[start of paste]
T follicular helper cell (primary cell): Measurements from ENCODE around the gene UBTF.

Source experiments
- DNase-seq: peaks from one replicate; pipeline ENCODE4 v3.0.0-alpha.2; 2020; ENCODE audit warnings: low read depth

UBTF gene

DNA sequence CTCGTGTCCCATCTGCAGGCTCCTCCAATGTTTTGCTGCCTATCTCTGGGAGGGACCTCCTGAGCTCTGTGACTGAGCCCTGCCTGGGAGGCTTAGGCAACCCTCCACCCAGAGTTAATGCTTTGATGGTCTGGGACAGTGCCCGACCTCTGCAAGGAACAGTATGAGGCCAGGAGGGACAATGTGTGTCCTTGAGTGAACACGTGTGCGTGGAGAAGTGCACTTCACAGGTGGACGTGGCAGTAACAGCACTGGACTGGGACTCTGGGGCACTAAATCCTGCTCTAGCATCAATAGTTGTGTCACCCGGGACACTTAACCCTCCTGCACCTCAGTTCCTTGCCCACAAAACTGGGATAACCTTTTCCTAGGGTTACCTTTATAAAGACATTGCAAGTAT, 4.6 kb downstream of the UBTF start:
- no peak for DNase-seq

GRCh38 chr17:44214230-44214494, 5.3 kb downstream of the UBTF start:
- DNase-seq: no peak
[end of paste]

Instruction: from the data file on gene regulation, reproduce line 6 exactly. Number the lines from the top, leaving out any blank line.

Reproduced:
- no peak for DNase-seq